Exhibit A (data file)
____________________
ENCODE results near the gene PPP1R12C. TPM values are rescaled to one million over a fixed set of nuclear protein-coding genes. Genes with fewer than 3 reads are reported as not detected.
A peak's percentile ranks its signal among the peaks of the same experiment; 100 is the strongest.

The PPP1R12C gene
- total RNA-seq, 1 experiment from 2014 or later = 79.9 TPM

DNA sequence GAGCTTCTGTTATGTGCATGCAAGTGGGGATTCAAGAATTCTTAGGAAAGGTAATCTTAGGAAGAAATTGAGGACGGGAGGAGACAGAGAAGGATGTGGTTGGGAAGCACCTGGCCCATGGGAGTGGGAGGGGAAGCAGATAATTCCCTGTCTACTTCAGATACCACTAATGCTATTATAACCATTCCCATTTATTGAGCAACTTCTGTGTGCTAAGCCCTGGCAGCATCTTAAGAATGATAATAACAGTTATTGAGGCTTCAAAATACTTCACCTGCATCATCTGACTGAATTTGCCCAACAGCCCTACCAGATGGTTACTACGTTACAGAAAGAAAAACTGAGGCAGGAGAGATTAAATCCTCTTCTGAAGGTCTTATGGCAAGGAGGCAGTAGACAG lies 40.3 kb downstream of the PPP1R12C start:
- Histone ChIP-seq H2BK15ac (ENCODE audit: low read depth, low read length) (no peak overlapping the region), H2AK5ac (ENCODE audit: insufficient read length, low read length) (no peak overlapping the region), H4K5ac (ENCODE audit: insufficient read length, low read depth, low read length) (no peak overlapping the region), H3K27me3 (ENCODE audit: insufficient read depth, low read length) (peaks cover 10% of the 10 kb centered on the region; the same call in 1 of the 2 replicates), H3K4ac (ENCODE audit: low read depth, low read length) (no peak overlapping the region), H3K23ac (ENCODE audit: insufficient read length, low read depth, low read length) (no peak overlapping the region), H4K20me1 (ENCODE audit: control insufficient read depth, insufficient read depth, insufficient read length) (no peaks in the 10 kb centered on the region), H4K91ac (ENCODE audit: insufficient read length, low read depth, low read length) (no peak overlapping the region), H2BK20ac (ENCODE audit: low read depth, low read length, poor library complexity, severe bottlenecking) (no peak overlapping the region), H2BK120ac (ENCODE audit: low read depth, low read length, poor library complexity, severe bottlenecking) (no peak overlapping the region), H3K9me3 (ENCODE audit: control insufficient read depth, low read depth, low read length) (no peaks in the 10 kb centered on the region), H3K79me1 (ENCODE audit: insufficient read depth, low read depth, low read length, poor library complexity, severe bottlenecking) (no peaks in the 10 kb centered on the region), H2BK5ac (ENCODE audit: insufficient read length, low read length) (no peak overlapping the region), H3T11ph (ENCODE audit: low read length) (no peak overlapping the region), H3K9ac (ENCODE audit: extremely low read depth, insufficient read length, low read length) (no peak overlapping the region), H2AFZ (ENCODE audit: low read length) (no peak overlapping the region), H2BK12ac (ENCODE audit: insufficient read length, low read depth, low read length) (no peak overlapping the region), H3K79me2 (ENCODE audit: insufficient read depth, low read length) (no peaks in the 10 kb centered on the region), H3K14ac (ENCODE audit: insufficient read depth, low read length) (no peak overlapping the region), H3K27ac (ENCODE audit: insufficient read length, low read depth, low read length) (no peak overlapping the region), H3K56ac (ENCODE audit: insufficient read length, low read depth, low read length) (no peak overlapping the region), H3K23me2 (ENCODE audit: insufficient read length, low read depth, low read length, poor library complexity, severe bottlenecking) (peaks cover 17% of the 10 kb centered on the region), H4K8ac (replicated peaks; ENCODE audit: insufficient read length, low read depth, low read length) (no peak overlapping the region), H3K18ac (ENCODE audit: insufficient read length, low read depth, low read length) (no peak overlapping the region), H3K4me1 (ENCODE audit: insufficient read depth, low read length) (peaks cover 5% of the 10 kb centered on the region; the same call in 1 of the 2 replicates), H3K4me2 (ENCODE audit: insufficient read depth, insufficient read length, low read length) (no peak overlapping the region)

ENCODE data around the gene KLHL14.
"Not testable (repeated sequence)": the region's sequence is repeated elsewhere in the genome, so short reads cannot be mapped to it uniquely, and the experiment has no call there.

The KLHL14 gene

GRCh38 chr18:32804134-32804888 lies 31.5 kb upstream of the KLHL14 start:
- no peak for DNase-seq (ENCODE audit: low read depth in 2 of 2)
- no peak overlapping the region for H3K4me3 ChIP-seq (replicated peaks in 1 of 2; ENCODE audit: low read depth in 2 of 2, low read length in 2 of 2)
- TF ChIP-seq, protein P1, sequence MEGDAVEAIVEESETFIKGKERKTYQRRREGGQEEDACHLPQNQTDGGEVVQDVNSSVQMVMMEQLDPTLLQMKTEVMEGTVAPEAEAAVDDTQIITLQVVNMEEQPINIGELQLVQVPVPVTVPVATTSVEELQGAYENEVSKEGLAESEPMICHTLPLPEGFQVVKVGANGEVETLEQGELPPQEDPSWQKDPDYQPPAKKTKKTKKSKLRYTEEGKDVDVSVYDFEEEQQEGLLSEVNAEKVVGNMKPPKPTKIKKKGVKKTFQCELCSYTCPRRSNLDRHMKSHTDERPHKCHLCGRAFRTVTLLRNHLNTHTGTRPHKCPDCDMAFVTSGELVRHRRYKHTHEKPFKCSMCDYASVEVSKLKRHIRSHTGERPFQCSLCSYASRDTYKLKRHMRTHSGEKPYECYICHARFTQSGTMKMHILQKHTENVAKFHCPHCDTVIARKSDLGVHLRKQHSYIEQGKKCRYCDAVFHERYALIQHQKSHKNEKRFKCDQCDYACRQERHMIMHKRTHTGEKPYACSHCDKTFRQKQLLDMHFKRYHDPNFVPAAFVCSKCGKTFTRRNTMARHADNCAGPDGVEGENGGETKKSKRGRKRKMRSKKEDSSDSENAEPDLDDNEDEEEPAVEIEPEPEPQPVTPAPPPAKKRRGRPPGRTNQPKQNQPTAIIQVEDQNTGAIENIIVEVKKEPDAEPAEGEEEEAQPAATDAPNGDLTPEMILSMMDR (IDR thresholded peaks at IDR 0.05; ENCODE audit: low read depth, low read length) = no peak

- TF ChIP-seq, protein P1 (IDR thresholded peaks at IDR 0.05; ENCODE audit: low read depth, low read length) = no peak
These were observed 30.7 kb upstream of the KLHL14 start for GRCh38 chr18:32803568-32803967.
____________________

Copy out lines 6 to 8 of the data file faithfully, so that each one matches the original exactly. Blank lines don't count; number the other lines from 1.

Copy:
- Histone ChIP-seq H2BK15ac (ENCODE audit: low read depth, low read length) (no peak overlapping the region), H2AK5ac (ENCODE audit: insufficient read length, low read length) (no peak overlapping the region), H4K5ac (ENCODE audit: insufficient read length, low read depth, low read length) (no peak overlapping the region), H3K27me3 (ENCODE audit: insufficient read depth, low read length) (peaks cover 10% of the 10 kb centered on the region; the same call in 1 of the 2 replicates), H3K4ac (ENCODE audit: low read depth, low read length) (no peak overlapping the region), H3K23ac (ENCODE audit: insufficient read length, low read depth, low read length) (no peak overlapping the region), H4K20me1 (ENCODE audit: control insufficient read depth, insufficient read depth, insufficient read length) (no peaks in the 10 kb centered on the region), H4K91ac (ENCODE audit: insufficient read length, low read depth, low read length) (no peak overlapping the region), H2BK20ac (ENCODE audit: low read depth, low read length, poor library complexity, severe bottlenecking) (no peak overlapping the region), H2BK120ac (ENCODE audit: low read depth, low read length, poor library complexity, severe bottlenecking) (no peak overlapping the region), H3K9me3 (ENCODE audit: control insufficient read depth, low read depth, low read length) (no peaks in the 10 kb centered on the region), H3K79me1 (ENCODE audit: insufficient read depth, low read depth, low read length, poor library complexity, severe bottlenecking) (no peaks in the 10 kb centered on the region), H2BK5ac (ENCODE audit: insufficient read length, low read length) (no peak overlapping the region), H3T11ph (ENCODE audit: low read length) (no peak overlapping the region), H3K9ac (ENCODE audit: extremely low read depth, insufficient read length, low read length) (no peak overlapping the region), H2AFZ (ENCODE audit: low read length) (no peak overlapping the region), H2BK12ac (ENCODE audit: insufficient read length, low read depth, low read length) (no peak overlapping the region), H3K79me2 (ENCODE audit: insufficient read depth, low read length) (no peaks in the 10 kb centered on the region), H3K14ac (ENCODE audit: insufficient read depth, low read length) (no peak overlapping the region), H3K27ac (ENCODE audit: insufficient read length, low read depth, low read length) (no peak overlapping the region), H3K56ac (ENCODE audit: insufficient read length, low read depth, low read length) (no peak overlapping the region), H3K23me2 (ENCODE audit: insufficient read length, low read depth, low read length, poor library complexity, severe bottlenecking) (peaks cover 17% of the 10 kb centered on the region), H4K8ac (replicated peaks; ENCODE audit: insufficient read length, low read depth, low read length) (no peak overlapping the region), H3K18ac (ENCODE audit: insufficient read length, low read depth, low read length) (no peak overlapping the region), H3K4me1 (ENCODE audit: insufficient read depth, low read length) (peaks cover 5% of the 10 kb centered on the region; the same call in 1 of the 2 replicates), H3K4me2 (ENCODE audit: insufficient read depth, insufficient read length, low read length) (no peak overlapping the region)

ENCODE data around the gene KLHL14.
"Not testable (repeated sequence)": the region's sequence is repeated elsewhere in the genome, so short reads cannot be mapped to it uniquely, and the experiment has no call there.